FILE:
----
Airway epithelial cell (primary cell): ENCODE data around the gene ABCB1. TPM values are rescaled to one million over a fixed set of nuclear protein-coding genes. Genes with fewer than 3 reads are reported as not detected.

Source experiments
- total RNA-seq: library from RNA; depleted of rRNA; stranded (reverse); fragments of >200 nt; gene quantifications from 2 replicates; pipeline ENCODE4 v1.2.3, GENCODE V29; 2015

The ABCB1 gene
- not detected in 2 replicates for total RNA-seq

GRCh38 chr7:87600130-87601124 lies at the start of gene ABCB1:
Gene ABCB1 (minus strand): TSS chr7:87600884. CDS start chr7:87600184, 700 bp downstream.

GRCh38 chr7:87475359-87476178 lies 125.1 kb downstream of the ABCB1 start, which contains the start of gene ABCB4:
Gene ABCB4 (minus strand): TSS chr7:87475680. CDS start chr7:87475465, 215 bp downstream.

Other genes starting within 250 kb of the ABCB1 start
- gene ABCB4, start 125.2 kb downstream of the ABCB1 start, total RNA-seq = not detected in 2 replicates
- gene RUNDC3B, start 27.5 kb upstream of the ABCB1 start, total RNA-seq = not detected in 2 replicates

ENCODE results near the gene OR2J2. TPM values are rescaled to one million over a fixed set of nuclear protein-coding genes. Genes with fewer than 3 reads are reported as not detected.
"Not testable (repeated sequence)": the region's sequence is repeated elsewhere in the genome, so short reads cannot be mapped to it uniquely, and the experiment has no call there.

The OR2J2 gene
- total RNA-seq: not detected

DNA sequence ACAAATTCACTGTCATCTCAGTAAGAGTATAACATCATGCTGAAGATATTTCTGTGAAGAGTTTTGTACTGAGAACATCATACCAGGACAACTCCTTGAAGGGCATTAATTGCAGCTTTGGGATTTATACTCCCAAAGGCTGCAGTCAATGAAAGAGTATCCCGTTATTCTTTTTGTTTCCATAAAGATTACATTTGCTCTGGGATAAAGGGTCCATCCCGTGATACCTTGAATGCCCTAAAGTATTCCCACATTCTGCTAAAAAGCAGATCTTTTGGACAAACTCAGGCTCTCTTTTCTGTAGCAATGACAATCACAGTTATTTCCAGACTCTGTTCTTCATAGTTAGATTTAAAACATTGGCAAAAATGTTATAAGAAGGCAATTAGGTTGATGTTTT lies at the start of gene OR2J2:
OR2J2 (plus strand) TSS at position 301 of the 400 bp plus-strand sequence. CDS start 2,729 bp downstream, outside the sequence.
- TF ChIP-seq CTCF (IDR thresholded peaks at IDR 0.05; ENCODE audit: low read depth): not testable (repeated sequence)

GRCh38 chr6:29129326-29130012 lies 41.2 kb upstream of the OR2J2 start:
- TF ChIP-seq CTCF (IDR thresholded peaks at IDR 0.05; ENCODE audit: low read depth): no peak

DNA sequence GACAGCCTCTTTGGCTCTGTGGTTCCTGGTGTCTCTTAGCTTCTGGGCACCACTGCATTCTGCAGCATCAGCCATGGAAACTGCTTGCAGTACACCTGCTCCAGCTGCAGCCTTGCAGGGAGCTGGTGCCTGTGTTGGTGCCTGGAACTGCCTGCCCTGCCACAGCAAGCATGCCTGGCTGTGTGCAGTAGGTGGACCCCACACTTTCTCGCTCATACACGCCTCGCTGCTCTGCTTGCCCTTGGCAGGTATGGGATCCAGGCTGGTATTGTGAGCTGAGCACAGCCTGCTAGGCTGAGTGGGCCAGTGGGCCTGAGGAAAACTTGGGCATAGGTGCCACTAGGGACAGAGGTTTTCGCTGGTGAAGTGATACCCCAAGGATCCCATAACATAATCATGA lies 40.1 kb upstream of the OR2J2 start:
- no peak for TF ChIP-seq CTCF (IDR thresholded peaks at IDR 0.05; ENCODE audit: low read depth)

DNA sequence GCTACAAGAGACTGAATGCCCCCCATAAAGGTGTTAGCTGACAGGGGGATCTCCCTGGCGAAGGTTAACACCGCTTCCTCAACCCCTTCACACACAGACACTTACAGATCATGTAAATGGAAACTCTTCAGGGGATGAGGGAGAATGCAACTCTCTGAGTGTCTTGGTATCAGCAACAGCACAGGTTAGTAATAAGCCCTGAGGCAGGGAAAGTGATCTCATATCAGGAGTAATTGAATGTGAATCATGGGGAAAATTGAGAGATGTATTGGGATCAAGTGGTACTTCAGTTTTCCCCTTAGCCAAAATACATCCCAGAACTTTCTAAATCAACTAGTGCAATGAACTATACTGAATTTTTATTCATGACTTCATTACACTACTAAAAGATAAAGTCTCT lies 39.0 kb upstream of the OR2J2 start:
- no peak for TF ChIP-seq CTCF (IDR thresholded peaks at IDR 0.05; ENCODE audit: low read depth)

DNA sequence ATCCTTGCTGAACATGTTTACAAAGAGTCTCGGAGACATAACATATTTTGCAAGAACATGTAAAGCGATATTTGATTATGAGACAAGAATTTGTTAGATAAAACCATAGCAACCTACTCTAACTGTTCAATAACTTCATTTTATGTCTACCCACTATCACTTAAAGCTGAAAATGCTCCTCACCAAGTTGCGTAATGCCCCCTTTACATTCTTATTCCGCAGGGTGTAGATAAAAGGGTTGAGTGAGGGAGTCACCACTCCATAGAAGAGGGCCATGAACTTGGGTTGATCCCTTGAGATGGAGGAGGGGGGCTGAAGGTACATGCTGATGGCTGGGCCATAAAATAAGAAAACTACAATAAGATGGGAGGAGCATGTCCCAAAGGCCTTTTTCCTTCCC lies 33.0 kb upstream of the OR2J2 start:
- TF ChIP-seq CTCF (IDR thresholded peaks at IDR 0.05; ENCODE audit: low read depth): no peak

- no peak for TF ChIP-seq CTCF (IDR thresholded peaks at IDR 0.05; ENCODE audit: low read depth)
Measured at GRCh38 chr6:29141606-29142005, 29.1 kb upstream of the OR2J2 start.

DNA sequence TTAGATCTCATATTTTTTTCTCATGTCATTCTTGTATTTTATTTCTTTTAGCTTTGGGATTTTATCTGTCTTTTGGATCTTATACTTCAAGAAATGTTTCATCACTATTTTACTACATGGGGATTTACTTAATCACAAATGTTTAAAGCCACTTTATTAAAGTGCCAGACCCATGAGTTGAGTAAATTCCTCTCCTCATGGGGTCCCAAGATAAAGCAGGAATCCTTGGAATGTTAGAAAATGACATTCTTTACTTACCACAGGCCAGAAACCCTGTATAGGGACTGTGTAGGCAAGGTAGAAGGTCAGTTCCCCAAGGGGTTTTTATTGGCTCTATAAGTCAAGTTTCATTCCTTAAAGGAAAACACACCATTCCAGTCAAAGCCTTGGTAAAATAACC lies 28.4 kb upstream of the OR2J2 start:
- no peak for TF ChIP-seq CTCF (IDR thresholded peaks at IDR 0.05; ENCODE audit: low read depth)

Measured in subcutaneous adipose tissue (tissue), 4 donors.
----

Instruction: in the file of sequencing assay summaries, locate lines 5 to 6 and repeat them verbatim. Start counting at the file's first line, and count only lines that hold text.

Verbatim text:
- not detected in 2 replicates for total RNA-seq

GRCh38 chr7:87600130-87601124 lies at the start of gene ABCB1: